GLORY TO GOD FOR HIS WISDOM IN UNITING JEWS AND GENTILES IN A STABLE FAITH THROUGH MAKING KNOWN THE GOSPEL OF JESUS CHRIST
Frank Thielman: Two theological themes dominate this final section of Paul’s letter.
- First, Paul speaks of the importance of preserving the unity of God’s people by staying grounded in the historically reliable apostolic tradition about the Christian faith.
- Second, he describes the importance of joining together with other believers to worship God, who strengthens his people to believe and obey this faith.
Thomas Schreiner: Paul prays that God will receive the glory for the gospel that has now been revealed. This gospel was both hidden and prophesied in the OT, but the age of fulfillment has come; the mystery that was shrouded in the past is now publicly declared. The gospel centers on Jesus the Messiah, for he fulfills the saving promises of the OT, and these promises are being realized in the inclusion of all nations into the people of God. As the gentiles exercise the obedience that comes from faith, they show that they are the children of Abraham. God’s saving plan, which includes Jews and gentiles and is effected through Jesus the Messiah, is wisely constructed so that he receives the glory and praise forever.
Michael Bird: The closing doxology is one of the most sublime pieces of theological prose ever composed. It reprises and amplifies the earlier doxology in Romans 11:33-36 by celebrating God’s glory as the climax to the redemptive history embodied in gospel. It is appropriate for Paul to end the letter on this note. The biblical story began with Adam falling into sin and all of humanity thereafter failing to give glory to God because they themselves have fallen short of the glory of God (see Rom 1:23; 3:23). Thankfully, the rest of the story is about the reversal of this dire state since salvation is about humanity giving glory to God and sharing in the hope of glory (see Rom 4:20; 5:2; 8:17-18, 21, 30). The story of Romans is then a microcosm of the biblical story since Paul takes us from glory lost to glory regained. Viewed this way, the doxology represents a virtual hermeneutical key for reading Romans, summing up the themes of God, glory, Messiah, and revelation.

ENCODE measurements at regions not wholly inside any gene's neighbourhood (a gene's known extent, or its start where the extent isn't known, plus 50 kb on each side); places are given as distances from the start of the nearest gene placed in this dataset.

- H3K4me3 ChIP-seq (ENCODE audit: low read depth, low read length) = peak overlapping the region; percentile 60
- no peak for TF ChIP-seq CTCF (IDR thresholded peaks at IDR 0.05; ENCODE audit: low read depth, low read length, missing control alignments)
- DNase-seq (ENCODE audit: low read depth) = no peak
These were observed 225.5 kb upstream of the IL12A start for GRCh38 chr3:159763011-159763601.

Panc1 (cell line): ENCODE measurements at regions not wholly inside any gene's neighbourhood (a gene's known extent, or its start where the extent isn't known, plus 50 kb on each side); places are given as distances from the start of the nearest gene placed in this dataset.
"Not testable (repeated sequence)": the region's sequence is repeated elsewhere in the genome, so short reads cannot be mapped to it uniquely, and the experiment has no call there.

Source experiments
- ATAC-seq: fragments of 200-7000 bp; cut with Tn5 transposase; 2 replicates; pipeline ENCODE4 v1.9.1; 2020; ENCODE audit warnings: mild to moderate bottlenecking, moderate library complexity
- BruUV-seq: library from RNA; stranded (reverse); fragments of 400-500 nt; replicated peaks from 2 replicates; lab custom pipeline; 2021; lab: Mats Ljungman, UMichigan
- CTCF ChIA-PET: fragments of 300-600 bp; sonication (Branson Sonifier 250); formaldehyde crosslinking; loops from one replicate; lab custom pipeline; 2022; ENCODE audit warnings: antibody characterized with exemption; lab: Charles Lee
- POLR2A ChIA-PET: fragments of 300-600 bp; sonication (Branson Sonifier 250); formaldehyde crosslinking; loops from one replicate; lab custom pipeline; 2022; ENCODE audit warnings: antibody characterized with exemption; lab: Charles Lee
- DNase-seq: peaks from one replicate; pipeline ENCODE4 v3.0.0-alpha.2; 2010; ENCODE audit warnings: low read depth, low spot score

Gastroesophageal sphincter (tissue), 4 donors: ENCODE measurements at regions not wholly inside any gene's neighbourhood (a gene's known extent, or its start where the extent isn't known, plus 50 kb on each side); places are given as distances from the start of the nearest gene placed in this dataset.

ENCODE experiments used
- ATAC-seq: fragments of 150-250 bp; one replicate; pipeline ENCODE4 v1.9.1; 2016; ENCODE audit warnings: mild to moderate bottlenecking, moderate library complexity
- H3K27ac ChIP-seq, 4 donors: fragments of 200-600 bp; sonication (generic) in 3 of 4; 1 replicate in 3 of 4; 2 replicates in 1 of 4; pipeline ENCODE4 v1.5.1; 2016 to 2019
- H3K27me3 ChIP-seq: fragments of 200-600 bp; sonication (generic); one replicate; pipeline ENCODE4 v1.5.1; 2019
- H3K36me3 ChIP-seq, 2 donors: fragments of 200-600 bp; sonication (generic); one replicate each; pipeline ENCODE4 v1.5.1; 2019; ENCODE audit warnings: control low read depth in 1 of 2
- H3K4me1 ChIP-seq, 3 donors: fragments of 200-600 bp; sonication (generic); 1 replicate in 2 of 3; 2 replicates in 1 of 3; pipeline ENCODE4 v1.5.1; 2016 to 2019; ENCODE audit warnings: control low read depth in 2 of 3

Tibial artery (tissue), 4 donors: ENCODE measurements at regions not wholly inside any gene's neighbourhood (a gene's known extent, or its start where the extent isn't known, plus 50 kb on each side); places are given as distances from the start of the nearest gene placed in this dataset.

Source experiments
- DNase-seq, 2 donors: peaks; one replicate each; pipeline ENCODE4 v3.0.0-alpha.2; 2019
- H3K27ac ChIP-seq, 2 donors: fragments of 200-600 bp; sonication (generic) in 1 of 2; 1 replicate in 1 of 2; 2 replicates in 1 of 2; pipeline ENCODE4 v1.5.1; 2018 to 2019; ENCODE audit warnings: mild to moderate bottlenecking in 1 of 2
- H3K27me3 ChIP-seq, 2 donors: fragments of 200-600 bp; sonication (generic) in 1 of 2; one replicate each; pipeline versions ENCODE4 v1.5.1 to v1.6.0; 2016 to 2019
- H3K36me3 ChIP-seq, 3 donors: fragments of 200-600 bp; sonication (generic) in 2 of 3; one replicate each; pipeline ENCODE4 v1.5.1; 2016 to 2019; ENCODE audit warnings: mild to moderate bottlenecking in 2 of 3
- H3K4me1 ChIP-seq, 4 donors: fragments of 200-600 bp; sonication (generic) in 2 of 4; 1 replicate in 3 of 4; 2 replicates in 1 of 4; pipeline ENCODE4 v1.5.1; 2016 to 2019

John MacArthur: This is an incredible thing, how Paul has managed in that doxology to capture the essence of a review of the whole of Romans. In two brief verses, verses 25 and 26, the reader is carried back and swept through the whole Roman epistle to review quickly the gospel which brings praise to God, the gospel which causes the doxology. It is a gospel that establishes men in righteousness who formerly were fallen in sin. It is a gospel concerning Jesus Christ who has provided for us all the necessary elements of Christian living, and it is a gospel that is a mystery revealed, that Jew and Gentile are one in a great fellowship of love which fellowship is regulated by the principles given in chapter 9 and following. What a glorious gospel. What a glorious gospel.
I. (:21-23) FINAL GREETINGS
A. (:21) Timothy and 3 Fellow Jews
- Timothy, His Chief Fellow Worker
“Timothy my fellow worker greets you,”
Frank Thielman: Luke says that Timothy was with Paul during his three-month stay in Corinth prior to Paul’s journey to Jerusalem (Acts 19:21; 20:4), and this was almost certainly the time at which Paul wrote Romans. According to Acts 20:4, Timothy was part of the group that assembled in Corinth from Macedonia, Asia, and Galatia and that traveled with Paul to Jerusalem, a journey that Paul’s correspondence indicates was for the purpose of conveying the collection for the poor among the Jewish Christians in Jerusalem (Rom 15:25–27; 1 Cor 16:3–4; 2 Cor 8:19–21; cf. Acts 24:17).
- 3 Fellow Jews
“and so do Lucius and Jason and Sosipater, my kinsmen.”
Frank Thielman: Paul conveys greetings from Timothy to the Roman Christians, and perhaps especially to Prisca and Aquila. He also sends greetings from three fellow Jewish Christians, part of God’s graciously chosen Israelite remnant and perhaps also part of the delegation traveling with Paul to Jerusalem to convey the collection for the poor among the saints there. . .